As a leader, letting go of control over a situation or person takes practice and discipline. No matter if you are a leader of a formal group or one who emerged out of necessity, leadership fulfills the purpose of getting things done through others. What I find absolutely intriguing is why some leaders are phenomenal at working with others to accomplish success, and some leave a wake of dead bodies behind them. While there are many reasons successful leaders succeed, I want to focus on one thing specifically – mindfulness.
First, let me define mindfulness. It’s a person’s ability to vigilantly observe what is unfolding around him and remaining open to what is happening. A mindful leader recognizes what is unfolding around him and can let go of control without much thought.
Mindfulness is about awareness of what is said and not said. What is done and not done. To cultivate mindfulness as a leader, you must be willing to get in tune with others. This ability serves as a powerful way of being that can strengthen working relationships to the level of deep and lasting success. Imagine working with someone or a group of people where your unspoken words speak as loud as your spoken words. This is made possible because you are aware of each other’s presence, silence, and actions. A successful leader doesn’t focus on letting go of control, but on responding to a situation based on the circumstances.
Surely it takes skill to strengthen your mindfulness. That skill relies heavily on observation. In a separate blog post, I shared 5 observations that are critical to cultivating mindfulness. The mindful leaders I had the pleasure to work alongside also had these tremendous abilities:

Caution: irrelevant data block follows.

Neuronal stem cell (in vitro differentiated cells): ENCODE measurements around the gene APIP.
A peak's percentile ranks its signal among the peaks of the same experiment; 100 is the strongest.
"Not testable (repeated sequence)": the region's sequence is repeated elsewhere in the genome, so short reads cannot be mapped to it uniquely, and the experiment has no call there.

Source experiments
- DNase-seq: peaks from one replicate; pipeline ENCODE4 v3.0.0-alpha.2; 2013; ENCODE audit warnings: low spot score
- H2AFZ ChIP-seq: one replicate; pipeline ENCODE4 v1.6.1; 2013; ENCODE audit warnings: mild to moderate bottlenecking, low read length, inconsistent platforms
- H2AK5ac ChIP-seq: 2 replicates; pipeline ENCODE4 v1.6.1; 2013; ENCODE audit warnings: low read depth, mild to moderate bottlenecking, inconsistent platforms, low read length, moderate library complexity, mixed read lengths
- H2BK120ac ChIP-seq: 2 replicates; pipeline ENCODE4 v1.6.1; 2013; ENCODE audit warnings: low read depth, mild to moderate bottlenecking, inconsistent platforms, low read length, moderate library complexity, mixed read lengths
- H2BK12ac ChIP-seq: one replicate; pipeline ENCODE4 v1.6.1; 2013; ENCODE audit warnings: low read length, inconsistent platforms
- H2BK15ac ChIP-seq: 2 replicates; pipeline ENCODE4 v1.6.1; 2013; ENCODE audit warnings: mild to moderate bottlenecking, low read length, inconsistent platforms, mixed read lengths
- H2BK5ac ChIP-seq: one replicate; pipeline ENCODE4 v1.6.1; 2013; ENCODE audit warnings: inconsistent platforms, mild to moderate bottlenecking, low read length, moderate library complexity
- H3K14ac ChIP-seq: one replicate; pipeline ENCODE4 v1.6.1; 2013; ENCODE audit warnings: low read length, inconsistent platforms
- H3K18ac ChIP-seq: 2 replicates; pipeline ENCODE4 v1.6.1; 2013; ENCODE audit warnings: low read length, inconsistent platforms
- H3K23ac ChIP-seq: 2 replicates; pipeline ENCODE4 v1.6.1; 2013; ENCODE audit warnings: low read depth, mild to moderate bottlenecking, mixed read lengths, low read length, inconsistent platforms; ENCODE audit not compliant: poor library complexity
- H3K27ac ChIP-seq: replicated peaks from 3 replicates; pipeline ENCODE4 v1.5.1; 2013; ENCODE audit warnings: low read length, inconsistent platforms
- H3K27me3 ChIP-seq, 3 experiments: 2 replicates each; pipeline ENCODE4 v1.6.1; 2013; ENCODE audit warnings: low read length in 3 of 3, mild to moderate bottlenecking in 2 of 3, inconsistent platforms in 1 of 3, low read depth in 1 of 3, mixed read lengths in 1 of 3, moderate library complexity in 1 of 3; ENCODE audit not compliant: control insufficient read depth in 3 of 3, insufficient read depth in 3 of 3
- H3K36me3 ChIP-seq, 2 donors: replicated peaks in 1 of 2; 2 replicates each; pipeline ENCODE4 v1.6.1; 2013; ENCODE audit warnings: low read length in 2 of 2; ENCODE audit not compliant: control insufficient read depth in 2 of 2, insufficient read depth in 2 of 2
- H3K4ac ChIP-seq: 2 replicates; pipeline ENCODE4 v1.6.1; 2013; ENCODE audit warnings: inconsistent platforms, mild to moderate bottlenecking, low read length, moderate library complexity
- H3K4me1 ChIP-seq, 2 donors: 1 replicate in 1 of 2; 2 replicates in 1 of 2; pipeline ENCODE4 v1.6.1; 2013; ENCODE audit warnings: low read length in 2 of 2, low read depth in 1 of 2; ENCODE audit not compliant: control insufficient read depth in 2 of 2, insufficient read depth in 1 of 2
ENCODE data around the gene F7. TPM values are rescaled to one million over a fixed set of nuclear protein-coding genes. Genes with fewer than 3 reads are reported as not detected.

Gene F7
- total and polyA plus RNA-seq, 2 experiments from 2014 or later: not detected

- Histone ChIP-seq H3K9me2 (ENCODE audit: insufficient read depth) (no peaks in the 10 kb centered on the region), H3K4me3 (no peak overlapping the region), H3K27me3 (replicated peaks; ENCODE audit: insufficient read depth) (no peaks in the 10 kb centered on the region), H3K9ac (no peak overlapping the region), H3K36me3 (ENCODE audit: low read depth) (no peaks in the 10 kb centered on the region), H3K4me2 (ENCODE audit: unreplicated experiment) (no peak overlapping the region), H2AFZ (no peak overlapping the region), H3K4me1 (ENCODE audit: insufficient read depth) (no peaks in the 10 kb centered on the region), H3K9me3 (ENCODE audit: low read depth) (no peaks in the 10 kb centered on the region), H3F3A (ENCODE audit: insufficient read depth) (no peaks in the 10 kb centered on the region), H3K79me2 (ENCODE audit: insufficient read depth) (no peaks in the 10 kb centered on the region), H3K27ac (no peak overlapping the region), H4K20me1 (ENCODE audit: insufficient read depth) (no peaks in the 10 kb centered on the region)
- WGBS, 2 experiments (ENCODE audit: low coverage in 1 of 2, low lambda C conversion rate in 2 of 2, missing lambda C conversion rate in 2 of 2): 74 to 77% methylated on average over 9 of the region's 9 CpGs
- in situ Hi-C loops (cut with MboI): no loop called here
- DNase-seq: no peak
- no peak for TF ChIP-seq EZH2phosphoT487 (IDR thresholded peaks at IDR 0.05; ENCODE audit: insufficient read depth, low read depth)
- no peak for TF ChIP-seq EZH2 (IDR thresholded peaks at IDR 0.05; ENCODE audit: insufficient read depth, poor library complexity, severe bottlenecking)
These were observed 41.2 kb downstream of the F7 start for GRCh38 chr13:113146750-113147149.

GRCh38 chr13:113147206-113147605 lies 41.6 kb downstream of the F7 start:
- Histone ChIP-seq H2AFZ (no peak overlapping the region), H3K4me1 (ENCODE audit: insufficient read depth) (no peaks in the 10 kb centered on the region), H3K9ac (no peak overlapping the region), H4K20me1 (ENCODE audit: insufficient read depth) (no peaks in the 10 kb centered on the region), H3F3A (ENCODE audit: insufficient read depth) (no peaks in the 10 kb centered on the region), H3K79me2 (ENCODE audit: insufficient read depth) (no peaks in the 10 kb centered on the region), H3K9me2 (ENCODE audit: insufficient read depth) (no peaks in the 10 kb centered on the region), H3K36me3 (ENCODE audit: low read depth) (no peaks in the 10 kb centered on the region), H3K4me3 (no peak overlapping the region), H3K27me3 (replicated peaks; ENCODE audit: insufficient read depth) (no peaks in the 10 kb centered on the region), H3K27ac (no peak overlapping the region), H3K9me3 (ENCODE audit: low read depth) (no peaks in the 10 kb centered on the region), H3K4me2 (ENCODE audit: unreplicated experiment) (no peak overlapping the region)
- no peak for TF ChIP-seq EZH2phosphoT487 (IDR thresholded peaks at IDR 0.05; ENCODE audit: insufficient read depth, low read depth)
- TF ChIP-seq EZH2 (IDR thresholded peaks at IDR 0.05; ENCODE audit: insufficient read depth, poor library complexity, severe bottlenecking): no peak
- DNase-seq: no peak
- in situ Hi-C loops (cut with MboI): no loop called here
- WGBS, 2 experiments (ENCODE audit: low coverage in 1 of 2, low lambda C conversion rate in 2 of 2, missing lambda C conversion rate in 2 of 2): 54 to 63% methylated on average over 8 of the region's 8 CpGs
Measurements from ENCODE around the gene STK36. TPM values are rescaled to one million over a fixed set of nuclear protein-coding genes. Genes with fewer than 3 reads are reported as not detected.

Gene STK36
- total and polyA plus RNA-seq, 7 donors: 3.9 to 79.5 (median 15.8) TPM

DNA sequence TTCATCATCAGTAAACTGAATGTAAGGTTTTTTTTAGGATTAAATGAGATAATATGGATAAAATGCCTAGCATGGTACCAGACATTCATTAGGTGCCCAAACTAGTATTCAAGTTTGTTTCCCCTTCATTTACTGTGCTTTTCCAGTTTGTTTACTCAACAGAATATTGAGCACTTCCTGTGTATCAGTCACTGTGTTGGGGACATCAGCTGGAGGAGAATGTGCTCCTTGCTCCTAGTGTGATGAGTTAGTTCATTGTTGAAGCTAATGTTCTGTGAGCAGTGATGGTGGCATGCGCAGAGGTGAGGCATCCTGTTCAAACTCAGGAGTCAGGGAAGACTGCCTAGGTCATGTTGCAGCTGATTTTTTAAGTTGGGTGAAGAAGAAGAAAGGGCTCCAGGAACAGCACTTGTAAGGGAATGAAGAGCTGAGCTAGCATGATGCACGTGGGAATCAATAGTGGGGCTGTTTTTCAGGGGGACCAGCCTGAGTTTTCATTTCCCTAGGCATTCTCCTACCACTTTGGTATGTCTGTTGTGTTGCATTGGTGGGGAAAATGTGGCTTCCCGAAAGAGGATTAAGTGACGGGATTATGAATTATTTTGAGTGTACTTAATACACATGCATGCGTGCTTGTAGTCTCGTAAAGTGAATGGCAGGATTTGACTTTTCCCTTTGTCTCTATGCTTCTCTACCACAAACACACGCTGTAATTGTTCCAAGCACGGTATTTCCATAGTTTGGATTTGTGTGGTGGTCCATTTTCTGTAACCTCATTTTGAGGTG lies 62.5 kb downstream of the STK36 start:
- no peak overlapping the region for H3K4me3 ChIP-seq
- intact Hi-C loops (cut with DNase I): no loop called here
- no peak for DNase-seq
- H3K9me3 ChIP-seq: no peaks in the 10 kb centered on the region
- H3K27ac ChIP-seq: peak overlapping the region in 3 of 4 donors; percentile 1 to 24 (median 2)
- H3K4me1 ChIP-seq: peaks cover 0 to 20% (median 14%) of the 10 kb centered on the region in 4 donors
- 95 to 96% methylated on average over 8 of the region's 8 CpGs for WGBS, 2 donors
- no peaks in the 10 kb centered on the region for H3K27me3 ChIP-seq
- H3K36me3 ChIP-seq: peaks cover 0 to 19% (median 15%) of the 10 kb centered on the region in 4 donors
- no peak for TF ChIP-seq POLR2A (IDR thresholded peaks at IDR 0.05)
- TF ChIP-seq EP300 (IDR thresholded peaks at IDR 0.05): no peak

Constantly question your own worldview. Your worldview is how you make sense of the world shaped by your life experiences. Mindful leaders recognize the importance of challenging and letting new ideas become part of the lens through which they see the world.
Surround yourself with opposites. Build relationships with a diverse mix of people who challenge how you think. If you’re not a numbers guy, be sure you have a few in your inner circle. If you’re a numbers guy, be sure to have creative, expressive people in your inner circle. Like-minded groups run the risk of mediocre results.
Meditate or pray. Okay, I might turn a few of you off with this. Hear me out though. One reason meditation or prayer is helpful is that it forces you to focus on other people. It also forces you to slow down the pace of your life. Mindfulness is an outcome of either practice.
Cultivating mindfulness is a powerful way of building teams and causing results. For leaders in our complex, dynamic world, you must also know when to find your neutral gear to more fully understand situations that require your input or decision. Mindfulness allows you to find “neutral” and then power back into fourth or fifth gear.
What do you do to strengthen your ability in mindfulness?